Workplace smoke‑free situations need to be looked at as well. We know that 200 travel and non‑travel casinos we opened smoke‑free after being closed due to COVID‑19. The American Lung Association urges states and travel casinos to make these changes permanent to protect their workers.

Nebraska also passed legislation including e‑cigarettes to its state smoke‑free law. The other important aspect is Medicaid and tobacco cessation coverage. We know that a number of states including Missouri and Oklahoma voted to increase/expand Medicaid coverage in those states.

With this, the enrollees in Medicaid have increased access to comprehensive quit‑smoking benefit and other essential coverage.

The other big topic is prohibiting flavored tobacco products, including menthol cigarettes. The most aggressive state was California. It became the second state to pass a law prohibiting the sale of flavored tobacco products, including menthol cigarettes. However, unfortunately, days after the legislation was signed, the tobacco industry filed a referendum. Currently, it's tied up in courts pending appeals.

Other states and cities such as New York and New Jersey also passed laws prohibiting the sale of flavored e‑cigarettes.

Another big topic that we look at is the accessibility, availability, and discounting of tobacco products. New York became the second state to prohibit tobacco sales in all its pharmacies. New Jersey and New York became the first two states to eliminate the redemption of coupons and other tobacco industry discounts by retailers.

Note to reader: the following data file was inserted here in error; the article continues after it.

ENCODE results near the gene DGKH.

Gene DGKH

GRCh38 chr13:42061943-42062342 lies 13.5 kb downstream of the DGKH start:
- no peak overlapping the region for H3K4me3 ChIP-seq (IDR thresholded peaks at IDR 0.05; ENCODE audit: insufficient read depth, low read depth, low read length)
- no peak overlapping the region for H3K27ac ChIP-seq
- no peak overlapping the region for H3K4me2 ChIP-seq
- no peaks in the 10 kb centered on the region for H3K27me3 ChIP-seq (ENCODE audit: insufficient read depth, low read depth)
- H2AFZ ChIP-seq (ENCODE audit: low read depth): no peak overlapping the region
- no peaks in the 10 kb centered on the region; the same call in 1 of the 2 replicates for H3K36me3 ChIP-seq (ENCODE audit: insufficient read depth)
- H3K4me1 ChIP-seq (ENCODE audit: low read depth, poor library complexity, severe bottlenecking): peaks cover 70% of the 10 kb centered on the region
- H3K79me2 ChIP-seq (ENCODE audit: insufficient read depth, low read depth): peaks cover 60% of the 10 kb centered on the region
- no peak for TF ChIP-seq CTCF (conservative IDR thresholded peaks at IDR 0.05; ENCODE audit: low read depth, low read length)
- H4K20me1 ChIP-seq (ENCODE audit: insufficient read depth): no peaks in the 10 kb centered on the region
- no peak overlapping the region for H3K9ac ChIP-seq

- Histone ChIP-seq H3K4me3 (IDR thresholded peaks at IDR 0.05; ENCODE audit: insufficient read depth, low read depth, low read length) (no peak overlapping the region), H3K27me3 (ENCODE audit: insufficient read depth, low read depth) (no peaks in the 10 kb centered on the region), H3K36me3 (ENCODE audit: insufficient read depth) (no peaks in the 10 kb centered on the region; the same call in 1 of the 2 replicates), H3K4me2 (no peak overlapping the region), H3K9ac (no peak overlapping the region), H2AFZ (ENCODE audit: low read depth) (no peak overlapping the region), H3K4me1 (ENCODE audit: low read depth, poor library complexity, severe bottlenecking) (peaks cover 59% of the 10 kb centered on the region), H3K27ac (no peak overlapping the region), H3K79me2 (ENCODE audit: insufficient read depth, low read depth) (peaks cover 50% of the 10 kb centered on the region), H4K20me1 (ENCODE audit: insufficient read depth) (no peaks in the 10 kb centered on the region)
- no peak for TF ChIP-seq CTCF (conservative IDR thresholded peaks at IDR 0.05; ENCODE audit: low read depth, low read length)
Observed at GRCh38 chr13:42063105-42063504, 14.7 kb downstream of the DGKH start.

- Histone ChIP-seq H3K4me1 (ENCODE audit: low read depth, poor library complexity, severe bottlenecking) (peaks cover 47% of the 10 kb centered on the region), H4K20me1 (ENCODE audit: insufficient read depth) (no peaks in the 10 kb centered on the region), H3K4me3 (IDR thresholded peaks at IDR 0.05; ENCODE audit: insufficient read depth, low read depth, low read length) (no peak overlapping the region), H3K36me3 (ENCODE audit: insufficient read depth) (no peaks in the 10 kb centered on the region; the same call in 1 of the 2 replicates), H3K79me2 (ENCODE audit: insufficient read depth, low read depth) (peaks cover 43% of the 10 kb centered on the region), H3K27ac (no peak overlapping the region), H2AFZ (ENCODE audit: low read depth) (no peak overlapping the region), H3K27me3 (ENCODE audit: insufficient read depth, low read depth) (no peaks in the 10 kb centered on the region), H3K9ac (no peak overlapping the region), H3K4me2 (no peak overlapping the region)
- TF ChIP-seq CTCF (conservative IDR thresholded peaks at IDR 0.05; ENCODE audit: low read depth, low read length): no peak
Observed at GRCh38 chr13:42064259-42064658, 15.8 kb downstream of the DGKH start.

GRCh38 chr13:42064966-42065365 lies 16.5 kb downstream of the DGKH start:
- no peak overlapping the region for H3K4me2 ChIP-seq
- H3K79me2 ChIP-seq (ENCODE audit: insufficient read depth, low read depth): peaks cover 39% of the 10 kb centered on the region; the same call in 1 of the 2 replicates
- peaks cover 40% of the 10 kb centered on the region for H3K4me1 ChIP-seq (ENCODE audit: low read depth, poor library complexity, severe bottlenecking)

Leigh Precopio:  How do you hope the new US presidential administration addresses tobacco control?

Albert Rizzo:  We feel the Biden administration has a golden opportunity to act on both COVID‑19 and future pandemics, which is a concern of ours, but also take action on policies called for in our State of Tobacco Control.

In November 2020, the American Lung Association issued its 2021 federal action plan that outlined our tobacco control priorities for the federal government.

State of Tobacco Control 2021 provides a blueprint that the states and federal government can follow to put in place proven policies who will have the greatest impact on reducing tobacco use and exposure to secondhand smoke in the US.